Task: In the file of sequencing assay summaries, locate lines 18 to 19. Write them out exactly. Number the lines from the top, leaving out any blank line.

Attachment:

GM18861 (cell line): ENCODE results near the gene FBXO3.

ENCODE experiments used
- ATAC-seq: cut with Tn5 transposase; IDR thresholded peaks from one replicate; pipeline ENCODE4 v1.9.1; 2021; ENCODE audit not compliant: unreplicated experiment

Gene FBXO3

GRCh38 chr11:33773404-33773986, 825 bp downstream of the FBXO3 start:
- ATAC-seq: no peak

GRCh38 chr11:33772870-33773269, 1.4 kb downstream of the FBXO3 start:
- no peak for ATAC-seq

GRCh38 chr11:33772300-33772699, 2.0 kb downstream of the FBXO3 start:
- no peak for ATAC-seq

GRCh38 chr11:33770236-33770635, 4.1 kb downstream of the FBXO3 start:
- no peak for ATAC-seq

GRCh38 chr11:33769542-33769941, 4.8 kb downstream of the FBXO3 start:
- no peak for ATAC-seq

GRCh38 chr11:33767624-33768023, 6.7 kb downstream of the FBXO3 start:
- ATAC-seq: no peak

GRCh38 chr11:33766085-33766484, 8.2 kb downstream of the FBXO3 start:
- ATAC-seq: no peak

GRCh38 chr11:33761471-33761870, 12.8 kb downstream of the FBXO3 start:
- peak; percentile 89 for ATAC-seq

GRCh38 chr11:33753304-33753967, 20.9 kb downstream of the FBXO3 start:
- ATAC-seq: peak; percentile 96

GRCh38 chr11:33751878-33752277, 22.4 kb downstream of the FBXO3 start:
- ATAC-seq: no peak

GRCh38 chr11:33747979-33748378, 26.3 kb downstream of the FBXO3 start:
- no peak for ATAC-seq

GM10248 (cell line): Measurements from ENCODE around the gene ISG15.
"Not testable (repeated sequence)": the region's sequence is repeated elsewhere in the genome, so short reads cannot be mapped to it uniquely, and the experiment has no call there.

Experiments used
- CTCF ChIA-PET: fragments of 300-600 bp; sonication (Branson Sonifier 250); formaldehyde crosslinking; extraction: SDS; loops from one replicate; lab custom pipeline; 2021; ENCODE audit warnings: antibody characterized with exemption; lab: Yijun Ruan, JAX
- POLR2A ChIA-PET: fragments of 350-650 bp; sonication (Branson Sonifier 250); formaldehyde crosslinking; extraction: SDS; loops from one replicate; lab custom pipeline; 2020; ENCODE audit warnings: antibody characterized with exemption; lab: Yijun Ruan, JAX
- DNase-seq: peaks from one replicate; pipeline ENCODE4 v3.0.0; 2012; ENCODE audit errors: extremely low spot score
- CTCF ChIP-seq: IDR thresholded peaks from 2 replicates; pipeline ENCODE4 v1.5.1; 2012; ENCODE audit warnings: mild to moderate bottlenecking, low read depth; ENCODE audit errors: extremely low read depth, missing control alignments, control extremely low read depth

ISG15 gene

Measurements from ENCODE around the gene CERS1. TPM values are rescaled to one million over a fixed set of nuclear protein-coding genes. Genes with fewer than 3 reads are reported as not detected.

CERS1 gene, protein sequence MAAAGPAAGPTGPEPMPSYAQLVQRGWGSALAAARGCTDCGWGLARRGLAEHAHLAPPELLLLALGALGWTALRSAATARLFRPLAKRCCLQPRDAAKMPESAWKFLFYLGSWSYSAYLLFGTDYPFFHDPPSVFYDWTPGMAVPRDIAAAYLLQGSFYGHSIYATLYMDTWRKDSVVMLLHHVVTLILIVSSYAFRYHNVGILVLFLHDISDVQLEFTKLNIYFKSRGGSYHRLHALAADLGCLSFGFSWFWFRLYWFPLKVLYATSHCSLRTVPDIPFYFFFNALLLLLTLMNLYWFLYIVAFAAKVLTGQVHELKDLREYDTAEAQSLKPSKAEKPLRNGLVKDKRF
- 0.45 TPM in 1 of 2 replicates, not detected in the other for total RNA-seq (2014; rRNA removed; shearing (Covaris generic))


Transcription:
- ATAC-seq: no peak

GRCh38 chr11:33761471-33761870, 12.8 kb downstream of the FBXO3 start: